In spring 2020, Levine jumped into his part of the project: a simulation of three different methods to generate neutron beams that met the requirements for a customized version of NRTA. Getting these models right means avoiding costly mistakes at the experimental level.

Due to the epidemic, Levine did his research from a home in Bayford, New Hampshire. “I never got a chance to meet people in my lab and I missed the community aspect,” she says. Nevertheless, he was found to carry his laboratory responsibilities both stimulating and rewarding.

“I have to familiarize myself with all parts of these systems – what kind of energy is required for the neutron beam, and what kind of material is needed to choose as the target,” she says. “It is good and attractive for me to break a problem into small pieces.” Levine will incorporate this research into his mentor’s thesis.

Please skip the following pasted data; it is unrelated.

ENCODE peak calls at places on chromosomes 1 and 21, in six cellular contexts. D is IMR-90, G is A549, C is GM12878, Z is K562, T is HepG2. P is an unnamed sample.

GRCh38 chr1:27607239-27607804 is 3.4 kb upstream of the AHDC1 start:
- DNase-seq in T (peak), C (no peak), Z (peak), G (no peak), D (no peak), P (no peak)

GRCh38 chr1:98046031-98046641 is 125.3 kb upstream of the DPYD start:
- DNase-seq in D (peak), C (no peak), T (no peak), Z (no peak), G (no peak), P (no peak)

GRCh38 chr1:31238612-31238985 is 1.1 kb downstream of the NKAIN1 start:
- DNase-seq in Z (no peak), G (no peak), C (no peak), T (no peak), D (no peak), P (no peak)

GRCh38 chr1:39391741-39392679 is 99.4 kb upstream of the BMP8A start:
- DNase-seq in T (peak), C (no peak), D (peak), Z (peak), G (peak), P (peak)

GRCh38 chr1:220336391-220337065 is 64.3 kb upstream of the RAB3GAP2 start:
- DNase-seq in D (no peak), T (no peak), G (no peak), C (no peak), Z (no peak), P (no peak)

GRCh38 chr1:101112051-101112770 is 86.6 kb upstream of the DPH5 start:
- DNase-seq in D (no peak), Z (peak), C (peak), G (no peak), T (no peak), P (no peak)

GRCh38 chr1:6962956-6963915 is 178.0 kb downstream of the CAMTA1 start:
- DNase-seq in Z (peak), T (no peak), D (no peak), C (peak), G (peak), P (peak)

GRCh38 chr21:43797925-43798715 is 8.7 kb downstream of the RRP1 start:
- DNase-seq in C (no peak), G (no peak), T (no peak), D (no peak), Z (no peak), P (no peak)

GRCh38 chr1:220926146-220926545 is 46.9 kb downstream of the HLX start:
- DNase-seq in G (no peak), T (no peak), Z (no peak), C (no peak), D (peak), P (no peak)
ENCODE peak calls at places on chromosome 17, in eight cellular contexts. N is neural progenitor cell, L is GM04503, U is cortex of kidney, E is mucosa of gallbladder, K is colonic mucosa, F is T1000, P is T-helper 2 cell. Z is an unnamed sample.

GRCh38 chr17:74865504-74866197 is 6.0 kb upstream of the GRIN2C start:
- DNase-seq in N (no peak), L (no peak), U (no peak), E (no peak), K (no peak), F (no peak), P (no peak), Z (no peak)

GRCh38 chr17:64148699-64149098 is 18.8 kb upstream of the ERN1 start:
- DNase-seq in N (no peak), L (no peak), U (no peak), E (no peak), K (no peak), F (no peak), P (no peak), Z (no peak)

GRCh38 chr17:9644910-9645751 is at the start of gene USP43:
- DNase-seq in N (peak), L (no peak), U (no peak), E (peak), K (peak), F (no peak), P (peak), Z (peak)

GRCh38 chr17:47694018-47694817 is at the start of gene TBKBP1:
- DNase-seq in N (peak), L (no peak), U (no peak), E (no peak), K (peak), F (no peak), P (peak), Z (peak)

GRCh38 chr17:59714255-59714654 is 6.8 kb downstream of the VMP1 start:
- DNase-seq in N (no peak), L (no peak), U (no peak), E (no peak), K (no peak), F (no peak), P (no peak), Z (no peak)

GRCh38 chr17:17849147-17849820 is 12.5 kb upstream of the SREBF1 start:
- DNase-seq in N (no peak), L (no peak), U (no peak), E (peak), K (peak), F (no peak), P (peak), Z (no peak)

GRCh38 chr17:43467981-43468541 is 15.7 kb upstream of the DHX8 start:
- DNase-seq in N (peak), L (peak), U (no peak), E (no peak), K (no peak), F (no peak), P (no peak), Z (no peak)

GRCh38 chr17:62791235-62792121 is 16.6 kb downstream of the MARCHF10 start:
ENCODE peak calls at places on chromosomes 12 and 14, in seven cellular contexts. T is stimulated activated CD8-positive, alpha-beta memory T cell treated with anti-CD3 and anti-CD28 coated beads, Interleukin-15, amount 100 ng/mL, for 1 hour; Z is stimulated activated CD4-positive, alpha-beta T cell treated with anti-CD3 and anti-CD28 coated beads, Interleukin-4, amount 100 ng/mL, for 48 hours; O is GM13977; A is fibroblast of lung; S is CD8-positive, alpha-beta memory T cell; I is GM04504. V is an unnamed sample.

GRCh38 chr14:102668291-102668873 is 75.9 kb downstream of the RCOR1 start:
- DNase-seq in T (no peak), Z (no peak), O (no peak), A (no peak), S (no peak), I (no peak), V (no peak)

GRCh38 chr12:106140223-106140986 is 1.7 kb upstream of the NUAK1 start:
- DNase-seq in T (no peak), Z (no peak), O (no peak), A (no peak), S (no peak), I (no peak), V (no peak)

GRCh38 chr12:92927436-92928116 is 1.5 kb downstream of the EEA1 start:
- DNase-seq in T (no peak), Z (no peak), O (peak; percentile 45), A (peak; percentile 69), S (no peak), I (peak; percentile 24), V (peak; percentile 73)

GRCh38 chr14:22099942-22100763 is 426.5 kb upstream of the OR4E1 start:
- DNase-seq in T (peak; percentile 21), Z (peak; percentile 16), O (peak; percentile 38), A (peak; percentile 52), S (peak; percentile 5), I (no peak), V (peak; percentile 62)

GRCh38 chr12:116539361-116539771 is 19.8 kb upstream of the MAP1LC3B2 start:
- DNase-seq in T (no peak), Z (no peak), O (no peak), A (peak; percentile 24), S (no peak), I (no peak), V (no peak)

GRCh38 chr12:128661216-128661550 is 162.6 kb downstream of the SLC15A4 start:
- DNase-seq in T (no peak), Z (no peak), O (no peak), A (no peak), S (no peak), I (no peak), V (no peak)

turning points

A series of axis experiences led Levin to his current concentration in nuclear safety. One occurred during MIT’s first year of pre-orientation (FPOP).

“At the NSE FPOP, I heard Professor (R. Scott) Kemp talking about the verification of the war,” she says. “I was interested in nuclear power in high school, but that got me thinking about the safety applications of nuclear.” As a first year, Levine raised 22.04 (social problems of nuclear power) with Kemp. “The class showed how people’s fear of nuclear power created all these limits on regulatory policy,” she says. “But I think the areas where science doesn’t always agree with policy are quite interesting; I want to know why they are tense. “

Levine announced Course 22 but was not convinced about his decision until taking 22.061 (Fusion Energy). “Faculty and students were very optimistic, talking about how fusion could make the world a better place,” Levine recalls. “This class really connected me to the department, and I was sure that it was an area and a community that I could see myself in.”

But after Levin’s internship at Leverns Livermore National Laboratory, his summer years of sophistication proved significant. “I was analyzing the unclassified films of recent atmospheric nuclear tests to find out how radioactive dust and dirt were captured in a rising cloud and where it ended up,” she says. “We wanted to make maps that could help first responders or residents in case of a nuclear attack or explosion.”